Cancer has a way of teaching us poignant life lessons

Cancer has a way of teaching us poignant life lessonsI just finished reading George’s recent post on Evelyn Lauder, who recently passed away from ovarian cancer, and am still stirred by the passing of Patrick Swayze from pancreatic cancer and Elizabeth Edwards from metastatic breast cancer. There’s a reason I am a surgeon, and not a medical oncologist. Death has this bleak sadness about it, that eternal optimists like me have difficulties dealing with.

But still, as I think about these individuals and countless others who have faced cancer with courage and dignity, I think about the lessons they taught us.  One need only look to Randy Pausch’s “Last Lecture” or Steve Jobs’ address to Stanford University to see that cancer has a way of teaching us poignant life lessons that few of us realize until it’s too late.

I think about my patients who have, in the face of breast cancer, shown remarkable tenacity and done things even they never thought they could.  They find new meaning in life, and recognize how precious the time we have is.  They get out of bad relationships and into good ones, they stop dreaming of possibilities and start making them come true, they take risks, enjoy new adventures, and set purpose-driven goals that are truly remarkable.  And in the end, they inspire others in a ripple effect that goes beyond one’s wildest imagination.  One need only look to Susan G. Komen who, while dying of breast cancer in her early thirties, asked her sister for a simple promise that has now become a worldwide phenomenon dedicated to the eradication of the disease; or Ken Schwartz, who before dying of lung cancer laid the groundwork for the Schwartz Center for Compassionate Healthcare.

A friend of mine who is a physician and colleague, was diagnosed with sarcoma five years ago.  He tells me that, looking back, it was the best thing that ever happened to him.  I’m not certain he felt that way at the time … but certainly, he tells me that he became stronger for it, with a clearer outlook on life and the practice of medicine than he had ever had in the past.

Perhaps more than anything else, my patients have taught me the value of life, of human connection, and that fundamental human kindness supersedes all money, status or power.  They have taught me that the human spirit has the ability to overcome even the worst adversity and to soar on the other side, that in every negative, there is a positive, and it behooves us to embrace that side.  They have taught me the value of living each day to its fullest, not putting off until tomorrow what you could do today.  After all, one day, there will not be a tomorrow.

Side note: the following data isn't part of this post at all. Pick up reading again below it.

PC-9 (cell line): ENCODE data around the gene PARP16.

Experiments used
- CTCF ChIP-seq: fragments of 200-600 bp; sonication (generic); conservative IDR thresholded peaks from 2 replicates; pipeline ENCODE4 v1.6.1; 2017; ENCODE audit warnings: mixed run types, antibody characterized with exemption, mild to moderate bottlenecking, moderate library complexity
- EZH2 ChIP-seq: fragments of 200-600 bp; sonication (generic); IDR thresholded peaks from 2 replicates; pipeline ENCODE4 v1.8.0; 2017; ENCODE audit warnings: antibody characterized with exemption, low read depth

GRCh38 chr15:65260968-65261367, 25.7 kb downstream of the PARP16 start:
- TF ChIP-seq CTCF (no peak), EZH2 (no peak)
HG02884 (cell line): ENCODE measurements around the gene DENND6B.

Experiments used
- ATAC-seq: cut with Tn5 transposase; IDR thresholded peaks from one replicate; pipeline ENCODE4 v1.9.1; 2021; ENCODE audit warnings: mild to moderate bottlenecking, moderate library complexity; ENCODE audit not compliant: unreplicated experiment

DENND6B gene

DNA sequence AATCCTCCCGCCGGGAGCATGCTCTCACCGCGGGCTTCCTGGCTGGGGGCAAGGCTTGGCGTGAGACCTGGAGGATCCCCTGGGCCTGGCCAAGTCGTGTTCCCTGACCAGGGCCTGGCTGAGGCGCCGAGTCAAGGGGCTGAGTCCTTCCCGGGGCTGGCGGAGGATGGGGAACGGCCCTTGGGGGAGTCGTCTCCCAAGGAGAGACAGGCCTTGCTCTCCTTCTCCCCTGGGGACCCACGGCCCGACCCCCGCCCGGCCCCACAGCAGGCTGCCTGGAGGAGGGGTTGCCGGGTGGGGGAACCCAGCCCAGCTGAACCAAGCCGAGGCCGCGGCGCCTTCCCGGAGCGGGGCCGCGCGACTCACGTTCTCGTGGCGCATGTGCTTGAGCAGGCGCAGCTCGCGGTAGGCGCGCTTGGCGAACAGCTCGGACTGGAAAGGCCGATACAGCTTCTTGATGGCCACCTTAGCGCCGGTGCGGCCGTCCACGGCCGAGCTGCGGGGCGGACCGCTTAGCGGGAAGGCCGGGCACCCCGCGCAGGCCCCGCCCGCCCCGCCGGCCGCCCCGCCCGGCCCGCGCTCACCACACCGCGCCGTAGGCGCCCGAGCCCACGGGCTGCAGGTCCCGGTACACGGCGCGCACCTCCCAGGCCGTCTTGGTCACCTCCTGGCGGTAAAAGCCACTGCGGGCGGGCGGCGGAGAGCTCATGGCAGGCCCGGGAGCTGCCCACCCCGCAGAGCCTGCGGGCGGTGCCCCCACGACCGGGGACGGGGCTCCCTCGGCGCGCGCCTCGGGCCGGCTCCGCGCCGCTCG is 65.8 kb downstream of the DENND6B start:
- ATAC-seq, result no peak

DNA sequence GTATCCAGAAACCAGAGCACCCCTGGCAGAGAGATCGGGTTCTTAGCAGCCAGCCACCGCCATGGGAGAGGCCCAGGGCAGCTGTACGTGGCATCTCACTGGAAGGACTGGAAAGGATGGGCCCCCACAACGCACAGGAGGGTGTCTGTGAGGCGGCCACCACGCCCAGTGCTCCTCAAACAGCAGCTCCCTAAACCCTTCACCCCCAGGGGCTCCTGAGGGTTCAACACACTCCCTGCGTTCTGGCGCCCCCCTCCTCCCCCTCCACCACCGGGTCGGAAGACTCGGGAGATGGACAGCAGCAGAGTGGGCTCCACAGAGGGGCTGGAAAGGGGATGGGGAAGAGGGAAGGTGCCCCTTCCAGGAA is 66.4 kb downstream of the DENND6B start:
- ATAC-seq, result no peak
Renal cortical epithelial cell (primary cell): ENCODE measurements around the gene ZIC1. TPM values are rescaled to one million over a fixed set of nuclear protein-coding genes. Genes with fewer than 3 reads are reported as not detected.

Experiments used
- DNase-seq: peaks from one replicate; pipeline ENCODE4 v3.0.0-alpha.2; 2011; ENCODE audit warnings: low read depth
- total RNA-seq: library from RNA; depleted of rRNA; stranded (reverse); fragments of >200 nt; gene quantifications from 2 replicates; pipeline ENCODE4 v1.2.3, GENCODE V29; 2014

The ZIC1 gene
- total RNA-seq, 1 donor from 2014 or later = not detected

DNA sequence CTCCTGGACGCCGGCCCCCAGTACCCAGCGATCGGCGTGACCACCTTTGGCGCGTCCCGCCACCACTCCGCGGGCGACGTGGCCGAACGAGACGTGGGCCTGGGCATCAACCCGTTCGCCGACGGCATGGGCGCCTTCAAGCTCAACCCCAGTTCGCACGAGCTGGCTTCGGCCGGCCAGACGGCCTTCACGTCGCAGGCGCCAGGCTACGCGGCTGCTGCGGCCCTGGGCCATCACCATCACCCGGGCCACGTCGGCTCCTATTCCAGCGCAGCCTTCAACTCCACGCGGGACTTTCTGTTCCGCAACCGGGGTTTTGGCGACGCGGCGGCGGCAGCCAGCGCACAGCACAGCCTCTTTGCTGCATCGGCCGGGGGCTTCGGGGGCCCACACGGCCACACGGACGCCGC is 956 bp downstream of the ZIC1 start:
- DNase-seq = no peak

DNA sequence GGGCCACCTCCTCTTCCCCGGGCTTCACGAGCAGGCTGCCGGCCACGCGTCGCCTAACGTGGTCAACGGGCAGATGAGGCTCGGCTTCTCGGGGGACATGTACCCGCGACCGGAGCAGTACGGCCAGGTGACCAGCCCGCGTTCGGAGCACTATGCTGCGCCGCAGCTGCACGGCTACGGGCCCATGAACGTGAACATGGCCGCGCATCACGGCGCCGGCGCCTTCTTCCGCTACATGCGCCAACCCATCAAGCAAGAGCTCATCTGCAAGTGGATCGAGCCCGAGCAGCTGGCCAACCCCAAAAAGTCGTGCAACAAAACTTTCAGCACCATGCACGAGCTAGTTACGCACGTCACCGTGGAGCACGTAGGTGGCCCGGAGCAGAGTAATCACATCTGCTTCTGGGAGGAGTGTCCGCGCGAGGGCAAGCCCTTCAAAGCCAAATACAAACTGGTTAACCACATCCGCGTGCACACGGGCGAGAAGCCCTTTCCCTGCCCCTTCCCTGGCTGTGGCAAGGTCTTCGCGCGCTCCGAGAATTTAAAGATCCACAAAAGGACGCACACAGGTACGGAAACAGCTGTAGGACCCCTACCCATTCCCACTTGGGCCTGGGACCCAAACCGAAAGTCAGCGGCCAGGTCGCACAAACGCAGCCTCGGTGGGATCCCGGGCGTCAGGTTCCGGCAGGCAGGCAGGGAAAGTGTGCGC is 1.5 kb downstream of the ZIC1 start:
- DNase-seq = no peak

In the meantime, they have taught me that each of us has the power to make a real difference to the world in which we live.  It’s a grim thought that one day each of us will take our last breath, and something on which I don’t often focus.  But every once in a while, things happen that make me remember the lessons my patients have taught me … and I am grateful.

Anees Chagpar is an oncologist who blogs at ASCO Connection, where this post originally appeared.

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  • Anonymous

    What a wonderfully heartfelt post! Thank you so much for sharing this. It is true that cancer can be a great teacher. Most people I tell this to tend to not believe me, but my late partner, Ruth, and I would often talk about whether we would trade our experince with her cancer for not having had it. Even though we both knew she would die from it, neither of us wanted to trade the experience. Life was so much richer, previous stressors really were small stuff, and we learned firsthand the miracle of each moment.

    I know not everyone’s experience is like this, but we were blessed that it happened for us.

    Thanks again for this lovely post.

    • Denys Yeo

      You raise an interesting point here. I live with a life threatening illness and,
      as a result, I have had many insights about myself and the world around me that
      I am sure I would not have had if I hadn’t been in this situation. Overall, my
      life is richer and I have become much better at appreciating what each day
      brings forth. Would I trade this for a longer, maybe less insightful life?
      Actually, I don’t know; but I think, more importantly, we should accept that
      both are OK and that we should learn live the best life we can within the
      parameters of whatever external constraints might be impacting on how we can

      • Anonymous

        Amen, Denys, I totally agree. I think you can’t know until you get there (a life-threatening situation) but it’s important to live the best life we can no matter what the circumstances. And that’s not so easy, either, but at least we can raise our awareness about it.

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  • Anonymous

    Thank you for this post. I, too, work with cancer patients/survivors (and am a survivor myself) and learn so much from the people I work with. I love what you said about the value of human connection and fundamental human kindness…so true. I can’t say that cancer was the best thing that happened to me, like your friend did, but I know that I am stronger and I see things differently now.